Example 18: A photocopy clerk with an intellectual disability has great difficulty reading the many work-related memoranda that her supervisor sends to the office staff. The employee has no difficulty understanding oral communication. The clerk asks her supervisor to record all the memoranda that are distributed. The supervisor asks whether having someone read and explain the memoranda would work instead, and the employee agrees that it would. Since both accommodations are effective, the supervisor may decide to have someone read and explain the memoranda to the employee.
13. May an employer be required to provide more than one reasonable accommodation for the same person with a disability?
Yes. The duty to provide a reasonable accommodation is an ongoing one. Although some employees with intellectual disabilities may require only one reasonable accommodation, others may need more than one. For example, an employee with an intellectual disability may require charts or pictures to learn how to do a job and later may require additional training. An employer must consider each request for a reasonable accommodation and determine whether it would be effective and whether providing it would pose an undue hardship.
14. Do persons with intellectual disabilities need more supervision than other employees?
Not necessarily. The type and amount of supervision required for an employee with an intellectual disability will depend on the type of job and the person's individual strengths. Although it may take longer for some individuals with intellectual disabilities to master the tasks associated with a job, with the proper training, many can perform as effectively as employees without intellectual disabilities in the same job. In other situations, supervisors may have to modify how they give instructions or communicate what needs to be done as a form of reasonable accommodation. For example, some employees with intellectual disabilities may benefit from additional day-to-day guidance or feedback, or from having a large task broken down into smaller parts that are easier to understand.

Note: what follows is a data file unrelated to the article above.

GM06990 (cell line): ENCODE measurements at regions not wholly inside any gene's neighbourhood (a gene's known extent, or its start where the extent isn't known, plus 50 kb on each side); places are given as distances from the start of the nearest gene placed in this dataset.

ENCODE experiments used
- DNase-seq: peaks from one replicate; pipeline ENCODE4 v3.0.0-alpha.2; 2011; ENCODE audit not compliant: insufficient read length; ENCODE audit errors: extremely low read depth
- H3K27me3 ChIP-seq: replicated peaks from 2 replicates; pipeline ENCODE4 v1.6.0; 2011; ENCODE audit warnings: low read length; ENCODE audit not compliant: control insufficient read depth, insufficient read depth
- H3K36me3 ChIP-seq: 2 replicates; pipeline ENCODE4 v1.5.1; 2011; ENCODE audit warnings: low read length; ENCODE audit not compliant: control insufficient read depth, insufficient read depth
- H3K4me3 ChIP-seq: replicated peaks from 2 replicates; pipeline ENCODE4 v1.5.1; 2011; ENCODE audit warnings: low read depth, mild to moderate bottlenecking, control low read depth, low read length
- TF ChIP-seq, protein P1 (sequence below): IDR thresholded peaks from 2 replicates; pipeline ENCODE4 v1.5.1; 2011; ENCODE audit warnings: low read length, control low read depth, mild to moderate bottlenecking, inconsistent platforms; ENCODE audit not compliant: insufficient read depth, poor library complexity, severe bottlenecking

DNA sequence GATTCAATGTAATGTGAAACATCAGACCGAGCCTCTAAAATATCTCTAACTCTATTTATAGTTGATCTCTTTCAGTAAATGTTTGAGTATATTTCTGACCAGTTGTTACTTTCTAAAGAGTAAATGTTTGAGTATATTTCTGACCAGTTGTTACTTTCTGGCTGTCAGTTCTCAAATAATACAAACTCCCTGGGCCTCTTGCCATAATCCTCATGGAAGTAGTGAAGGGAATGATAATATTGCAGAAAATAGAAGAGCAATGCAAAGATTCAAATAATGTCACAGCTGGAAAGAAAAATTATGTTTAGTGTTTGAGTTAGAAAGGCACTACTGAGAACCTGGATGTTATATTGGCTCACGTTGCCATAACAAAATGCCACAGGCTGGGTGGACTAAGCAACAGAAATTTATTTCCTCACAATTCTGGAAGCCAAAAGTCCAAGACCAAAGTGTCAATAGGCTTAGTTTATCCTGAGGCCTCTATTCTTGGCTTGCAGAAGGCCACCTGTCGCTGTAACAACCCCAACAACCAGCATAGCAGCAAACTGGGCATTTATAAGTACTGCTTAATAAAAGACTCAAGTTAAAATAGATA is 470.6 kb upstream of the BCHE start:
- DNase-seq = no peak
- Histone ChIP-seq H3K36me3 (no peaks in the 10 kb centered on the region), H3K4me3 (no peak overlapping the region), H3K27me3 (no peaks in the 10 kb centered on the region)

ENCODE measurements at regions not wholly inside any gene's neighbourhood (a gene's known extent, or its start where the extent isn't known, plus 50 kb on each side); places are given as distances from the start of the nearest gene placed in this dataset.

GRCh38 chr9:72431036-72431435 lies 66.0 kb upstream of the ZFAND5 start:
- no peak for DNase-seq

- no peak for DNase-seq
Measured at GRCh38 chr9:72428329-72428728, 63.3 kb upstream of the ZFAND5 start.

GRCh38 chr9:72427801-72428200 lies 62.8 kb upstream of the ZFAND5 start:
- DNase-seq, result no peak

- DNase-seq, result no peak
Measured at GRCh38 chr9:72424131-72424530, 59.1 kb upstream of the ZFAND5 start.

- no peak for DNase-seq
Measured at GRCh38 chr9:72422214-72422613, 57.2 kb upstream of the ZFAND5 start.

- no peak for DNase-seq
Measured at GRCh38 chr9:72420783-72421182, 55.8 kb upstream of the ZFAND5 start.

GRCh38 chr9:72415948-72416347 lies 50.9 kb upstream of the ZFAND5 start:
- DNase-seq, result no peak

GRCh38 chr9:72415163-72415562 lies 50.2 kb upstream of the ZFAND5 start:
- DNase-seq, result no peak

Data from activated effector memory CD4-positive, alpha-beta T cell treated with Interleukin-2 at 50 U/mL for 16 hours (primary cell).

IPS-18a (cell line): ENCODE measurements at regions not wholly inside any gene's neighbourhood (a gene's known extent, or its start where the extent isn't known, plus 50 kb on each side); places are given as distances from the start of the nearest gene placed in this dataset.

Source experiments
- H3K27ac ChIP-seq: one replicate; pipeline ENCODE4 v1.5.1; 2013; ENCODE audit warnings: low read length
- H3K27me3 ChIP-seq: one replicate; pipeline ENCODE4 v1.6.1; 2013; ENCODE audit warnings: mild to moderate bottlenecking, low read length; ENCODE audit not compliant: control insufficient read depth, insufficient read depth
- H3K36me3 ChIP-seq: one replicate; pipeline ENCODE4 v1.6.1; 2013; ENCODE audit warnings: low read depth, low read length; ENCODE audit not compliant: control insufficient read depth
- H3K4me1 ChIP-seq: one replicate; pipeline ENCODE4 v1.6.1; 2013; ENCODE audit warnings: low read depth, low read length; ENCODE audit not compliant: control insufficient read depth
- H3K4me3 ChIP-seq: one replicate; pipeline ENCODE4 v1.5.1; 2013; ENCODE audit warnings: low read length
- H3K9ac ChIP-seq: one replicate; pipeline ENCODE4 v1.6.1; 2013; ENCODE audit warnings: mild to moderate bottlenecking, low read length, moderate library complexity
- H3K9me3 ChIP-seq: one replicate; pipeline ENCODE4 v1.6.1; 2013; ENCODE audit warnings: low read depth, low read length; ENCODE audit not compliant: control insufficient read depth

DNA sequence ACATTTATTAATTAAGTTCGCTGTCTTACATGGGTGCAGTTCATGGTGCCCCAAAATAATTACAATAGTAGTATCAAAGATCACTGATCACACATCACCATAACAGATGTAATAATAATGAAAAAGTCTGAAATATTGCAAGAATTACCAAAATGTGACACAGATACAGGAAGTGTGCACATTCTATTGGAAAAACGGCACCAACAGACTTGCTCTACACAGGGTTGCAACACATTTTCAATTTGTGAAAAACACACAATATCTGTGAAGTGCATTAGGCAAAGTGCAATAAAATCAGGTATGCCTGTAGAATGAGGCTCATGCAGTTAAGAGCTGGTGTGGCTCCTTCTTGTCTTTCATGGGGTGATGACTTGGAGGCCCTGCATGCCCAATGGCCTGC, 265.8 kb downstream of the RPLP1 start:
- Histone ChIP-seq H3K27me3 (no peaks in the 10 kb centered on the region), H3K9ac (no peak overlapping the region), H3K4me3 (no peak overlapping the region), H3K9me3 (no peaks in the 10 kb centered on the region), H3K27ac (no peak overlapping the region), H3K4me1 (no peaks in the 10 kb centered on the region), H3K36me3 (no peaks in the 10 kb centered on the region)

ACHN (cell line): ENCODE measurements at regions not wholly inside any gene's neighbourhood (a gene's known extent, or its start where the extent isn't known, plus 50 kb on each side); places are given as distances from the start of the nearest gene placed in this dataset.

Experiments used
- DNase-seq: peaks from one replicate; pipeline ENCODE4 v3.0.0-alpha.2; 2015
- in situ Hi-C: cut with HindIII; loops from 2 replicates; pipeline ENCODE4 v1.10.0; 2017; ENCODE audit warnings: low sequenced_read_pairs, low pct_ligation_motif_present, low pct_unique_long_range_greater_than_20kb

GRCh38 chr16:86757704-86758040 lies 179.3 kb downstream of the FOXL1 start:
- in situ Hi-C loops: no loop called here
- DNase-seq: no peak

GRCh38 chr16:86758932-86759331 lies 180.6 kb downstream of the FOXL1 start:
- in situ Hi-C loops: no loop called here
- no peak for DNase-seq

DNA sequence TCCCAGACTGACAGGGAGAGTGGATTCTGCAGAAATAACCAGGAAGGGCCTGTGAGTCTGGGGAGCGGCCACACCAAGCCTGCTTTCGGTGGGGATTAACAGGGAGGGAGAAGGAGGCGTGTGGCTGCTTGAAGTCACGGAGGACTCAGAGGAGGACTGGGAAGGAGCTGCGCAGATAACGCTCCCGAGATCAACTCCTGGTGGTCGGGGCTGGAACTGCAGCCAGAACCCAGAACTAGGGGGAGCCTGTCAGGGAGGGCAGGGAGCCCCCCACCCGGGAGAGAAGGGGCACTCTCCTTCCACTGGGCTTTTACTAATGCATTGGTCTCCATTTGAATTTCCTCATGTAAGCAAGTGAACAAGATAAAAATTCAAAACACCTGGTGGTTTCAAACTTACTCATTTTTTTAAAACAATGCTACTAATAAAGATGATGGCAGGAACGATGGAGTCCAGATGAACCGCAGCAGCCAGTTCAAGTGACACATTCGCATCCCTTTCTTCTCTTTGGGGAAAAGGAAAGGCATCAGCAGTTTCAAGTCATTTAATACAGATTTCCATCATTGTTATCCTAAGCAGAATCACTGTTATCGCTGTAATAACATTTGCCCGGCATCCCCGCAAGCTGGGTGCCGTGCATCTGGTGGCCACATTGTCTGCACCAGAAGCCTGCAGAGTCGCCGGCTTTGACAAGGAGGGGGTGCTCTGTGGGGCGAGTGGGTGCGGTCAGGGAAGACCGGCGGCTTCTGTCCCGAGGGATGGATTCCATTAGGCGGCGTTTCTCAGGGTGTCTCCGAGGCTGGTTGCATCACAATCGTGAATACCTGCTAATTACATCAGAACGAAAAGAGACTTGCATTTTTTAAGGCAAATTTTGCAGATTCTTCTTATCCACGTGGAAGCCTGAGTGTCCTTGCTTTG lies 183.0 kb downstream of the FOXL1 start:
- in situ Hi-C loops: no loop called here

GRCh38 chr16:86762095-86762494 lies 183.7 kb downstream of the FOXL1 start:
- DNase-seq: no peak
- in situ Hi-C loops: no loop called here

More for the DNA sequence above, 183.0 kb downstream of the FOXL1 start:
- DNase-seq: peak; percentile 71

When it comes to safety, an employer should be careful not to act on the basis of myths, fears, generalizations, or stereotypes. Instead, the employer should evaluate each individual on his knowledge, skills, experience, and the extent to which the intellectual disability affects his ability to work in a particular job.
15. When may an employer refuse to hire or terminate a person with an intellectual disability because of safety concerns?
An employer may refuse to hire or terminate a person with an intellectual disability for safety reasons when the individual poses a direct threat. A "direct threat" is a significant risk of substantial harm to the individual or others that cannot be eliminated or reduced through reasonable accommodation.20 This determination must be based on objective, factual evidence.
In making a direct threat assessment, the employer must evaluate the individual's present ability to safely perform the job. The employer also must consider:
The harm must be serious and likely to occur, not remote and speculative. Finally, the employer must determine whether any reasonable accommodation (for example, temporarily limiting an employee's duties, temporarily reassigning an employee, or placing an employee on leave) would reduce or eliminate the risk.22
Example 19: An employer cannot deny an applicant with an intellectual disability a job preparing food in a restaurant kitchen based on the assumption that people with intellectual disabilities are incapable of using sharp knives or working around hot ovens without injuring themselves. To assess whether the applicant would actually pose a direct threat, the employer must consider information from an appropriate professional and the applicant himself concerning the limitations imposed by the disability. The employer should also consider any training or prior work experience the applicant may have had, and whether he has had safety problems performing tasks similar to those required for the current position.
Example 20: An employer may deny a factory job requiring work around dangerous machinery to someone whose intellectual disability makes it impossible for her to understand and follow safety procedures.